Prime Minister of the Netherlands

The Prime Minister of the Netherlands (Dutch: Minister-president van Nederland) is the head of the executive branch of the Government of the Netherlands in his quality of chair of the Council of Ministers. The Prime Minister is de facto the head of government of the Netherlands and coordinates its policy with his cabinet. The current Dutch Prime Minister is Mark Rutte, in office since 2010.

Prime minister

A prime minister is the head of a cabinet and the leader of the ministers in the executive branch of government, often in a parliamentary or semi-presidential system. A prime minister is not a head of state or chief executive officer of their respective nation, rather they are a head of government, serving typically under a monarch in a hybrid of aristocratic and democratic government forms.

In parliamentary systems fashioned after the Westminster system, the prime minister is the presiding and actual head of government and head of the executive branch. In such systems, the head of state or the head of state's official representative (often the monarch, president, or governor-general) usually holds a largely ceremonial position, although often with reserve powers.

In many systems, the prime minister selects and may dismiss other members of the cabinet, and allocates posts to members within the government. In most systems, the prime minister is the presiding member and chairman of the cabinet. In a minority of systems, notably in semi-presidential systems of government, a prime minister is the official who is appointed to manage the civil service and execute the directives of the head of state.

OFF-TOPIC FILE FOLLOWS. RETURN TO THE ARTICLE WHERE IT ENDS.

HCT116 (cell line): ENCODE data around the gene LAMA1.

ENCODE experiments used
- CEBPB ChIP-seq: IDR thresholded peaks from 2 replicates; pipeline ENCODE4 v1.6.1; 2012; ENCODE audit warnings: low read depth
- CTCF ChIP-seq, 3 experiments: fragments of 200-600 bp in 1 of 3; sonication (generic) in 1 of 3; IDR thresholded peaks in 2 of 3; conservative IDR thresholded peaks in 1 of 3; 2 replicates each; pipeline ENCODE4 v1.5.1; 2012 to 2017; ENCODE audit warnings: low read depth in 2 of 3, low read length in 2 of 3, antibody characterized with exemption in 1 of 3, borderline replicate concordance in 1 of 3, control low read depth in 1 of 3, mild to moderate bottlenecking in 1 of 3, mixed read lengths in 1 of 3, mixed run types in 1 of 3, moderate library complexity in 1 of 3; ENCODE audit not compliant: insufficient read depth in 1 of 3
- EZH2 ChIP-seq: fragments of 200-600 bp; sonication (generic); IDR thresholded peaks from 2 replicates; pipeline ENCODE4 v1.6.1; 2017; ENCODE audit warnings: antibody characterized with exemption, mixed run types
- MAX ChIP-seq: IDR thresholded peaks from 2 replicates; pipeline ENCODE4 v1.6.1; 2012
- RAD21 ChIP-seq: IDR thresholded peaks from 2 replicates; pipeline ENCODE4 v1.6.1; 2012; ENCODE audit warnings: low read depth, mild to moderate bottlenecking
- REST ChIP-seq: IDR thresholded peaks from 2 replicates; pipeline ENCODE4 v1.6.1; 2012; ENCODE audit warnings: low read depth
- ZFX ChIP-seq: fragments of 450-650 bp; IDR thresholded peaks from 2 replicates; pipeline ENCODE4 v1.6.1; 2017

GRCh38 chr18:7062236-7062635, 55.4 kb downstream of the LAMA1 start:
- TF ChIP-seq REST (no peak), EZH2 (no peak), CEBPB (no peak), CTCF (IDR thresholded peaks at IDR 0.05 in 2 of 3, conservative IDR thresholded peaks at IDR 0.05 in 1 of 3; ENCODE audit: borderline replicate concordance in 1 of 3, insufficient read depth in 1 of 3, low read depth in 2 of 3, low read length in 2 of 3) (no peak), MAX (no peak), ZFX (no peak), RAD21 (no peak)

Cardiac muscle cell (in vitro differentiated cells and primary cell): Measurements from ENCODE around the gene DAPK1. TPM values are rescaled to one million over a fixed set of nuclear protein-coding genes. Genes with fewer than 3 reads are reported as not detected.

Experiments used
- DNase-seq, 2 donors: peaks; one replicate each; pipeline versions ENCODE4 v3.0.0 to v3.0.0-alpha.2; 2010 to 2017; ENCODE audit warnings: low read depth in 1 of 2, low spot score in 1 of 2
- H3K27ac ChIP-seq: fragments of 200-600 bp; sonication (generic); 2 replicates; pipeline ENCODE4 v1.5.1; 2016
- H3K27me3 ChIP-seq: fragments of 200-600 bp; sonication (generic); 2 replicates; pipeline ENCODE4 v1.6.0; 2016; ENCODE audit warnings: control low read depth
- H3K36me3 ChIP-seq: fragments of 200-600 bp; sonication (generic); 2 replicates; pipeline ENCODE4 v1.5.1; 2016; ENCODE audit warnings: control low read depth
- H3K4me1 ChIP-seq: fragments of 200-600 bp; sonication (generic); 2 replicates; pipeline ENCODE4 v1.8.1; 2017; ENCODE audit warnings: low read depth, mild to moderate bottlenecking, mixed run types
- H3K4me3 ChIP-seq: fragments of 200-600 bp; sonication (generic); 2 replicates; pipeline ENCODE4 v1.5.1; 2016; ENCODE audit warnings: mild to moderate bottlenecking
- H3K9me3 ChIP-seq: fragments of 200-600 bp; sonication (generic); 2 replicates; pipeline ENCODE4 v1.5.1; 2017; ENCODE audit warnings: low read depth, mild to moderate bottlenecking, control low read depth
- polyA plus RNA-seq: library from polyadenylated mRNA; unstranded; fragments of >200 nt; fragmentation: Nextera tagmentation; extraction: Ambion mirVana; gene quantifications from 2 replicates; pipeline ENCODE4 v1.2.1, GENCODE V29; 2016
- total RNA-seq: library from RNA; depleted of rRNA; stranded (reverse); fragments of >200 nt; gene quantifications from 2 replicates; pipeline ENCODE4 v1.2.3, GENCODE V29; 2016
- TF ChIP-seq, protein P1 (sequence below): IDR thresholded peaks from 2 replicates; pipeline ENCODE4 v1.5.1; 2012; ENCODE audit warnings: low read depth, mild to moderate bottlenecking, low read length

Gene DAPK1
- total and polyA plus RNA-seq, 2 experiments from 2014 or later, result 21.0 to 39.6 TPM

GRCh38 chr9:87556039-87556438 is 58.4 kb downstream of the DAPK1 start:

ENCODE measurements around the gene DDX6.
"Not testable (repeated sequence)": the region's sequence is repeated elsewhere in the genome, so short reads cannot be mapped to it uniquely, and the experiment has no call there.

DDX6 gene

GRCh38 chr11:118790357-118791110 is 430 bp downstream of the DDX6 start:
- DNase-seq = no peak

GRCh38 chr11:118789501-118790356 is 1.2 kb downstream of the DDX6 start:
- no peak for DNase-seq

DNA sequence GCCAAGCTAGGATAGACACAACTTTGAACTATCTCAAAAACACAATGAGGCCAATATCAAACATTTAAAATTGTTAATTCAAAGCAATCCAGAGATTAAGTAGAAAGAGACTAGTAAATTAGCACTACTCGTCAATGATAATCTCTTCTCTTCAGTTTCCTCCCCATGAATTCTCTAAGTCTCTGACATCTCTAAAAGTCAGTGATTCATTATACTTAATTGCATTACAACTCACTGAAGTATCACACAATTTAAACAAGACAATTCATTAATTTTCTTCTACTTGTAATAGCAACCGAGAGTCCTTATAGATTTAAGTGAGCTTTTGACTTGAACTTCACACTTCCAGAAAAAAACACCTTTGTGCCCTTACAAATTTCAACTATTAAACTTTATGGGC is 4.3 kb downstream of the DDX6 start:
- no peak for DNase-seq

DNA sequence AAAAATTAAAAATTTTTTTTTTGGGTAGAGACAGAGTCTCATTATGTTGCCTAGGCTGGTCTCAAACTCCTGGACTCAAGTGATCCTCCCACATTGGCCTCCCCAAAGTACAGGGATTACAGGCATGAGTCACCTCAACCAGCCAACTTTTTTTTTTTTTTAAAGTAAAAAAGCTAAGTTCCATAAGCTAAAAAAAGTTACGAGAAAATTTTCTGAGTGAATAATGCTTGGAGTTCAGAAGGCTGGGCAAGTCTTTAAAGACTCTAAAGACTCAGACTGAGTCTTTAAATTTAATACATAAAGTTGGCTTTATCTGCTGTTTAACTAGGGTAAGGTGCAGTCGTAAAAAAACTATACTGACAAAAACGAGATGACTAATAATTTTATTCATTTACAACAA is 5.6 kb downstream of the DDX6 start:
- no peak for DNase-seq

The prime minister is often, but not always, a member of the Legislature or the Lower House thereof and is expected with other ministers to ensure the passage of bills through the legislature. In some monarchies the monarch may also exercise executive powers (known as the royal prerogative) that are constitutionally vested in the crown and may be exercised without the approval of parliament.

As well as being head of government, a prime minister may have other roles or posts—the Prime Minister of the United Kingdom, for example, is also First Lord of the Treasury and Minister for the Civil Service. Prime ministers may take other ministerial posts. For example, during the Second World War, Winston Churchill was also Minister of Defence (although there was then no Ministry of Defence) and in the current cabinet of Israel, Benjamin Netanyahu also serves as Minister of Communications, Foreign Affairs, Regional Cooperation, Economy and Interior.

Taoiseach

The Taoiseach ( (listen)) is the prime minister and head of government of Ireland. The Taoiseach is appointed by the President upon the nomination of Dáil Éireann, the lower house of the Oireachtas (parliament), and must, in order to remain in office, retain the support of a majority in the Dáil.

The word taoiseach means "chief" or "leader" in Irish and was adopted in the 1937 Constitution of Ireland as the title of the "head of the Government, or Prime Minister". Taoiseach is the official title of the head of government in both English and Irish, and is not used for other countries' prime ministers (who are referred to in Irish as Príomh Aire). The Irish form, An Taoiseach, is sometimes used in English instead of "the Taoiseach". Outside of Ireland, the Taoiseach is sometimes referred to as the Prime Minister of Ireland.Leo Varadkar TD is the current Taoiseach; he took office on 14 June 2017, following his election as leader of Fine Gael on 2 June 2017. Varadkar is the youngest Taoiseach in the history of the Irish state, having taken office at the age of 38; he is also the first openly LGBT person, and the first person of Indian descent, to lead the Irish government.

Titles used for heads of government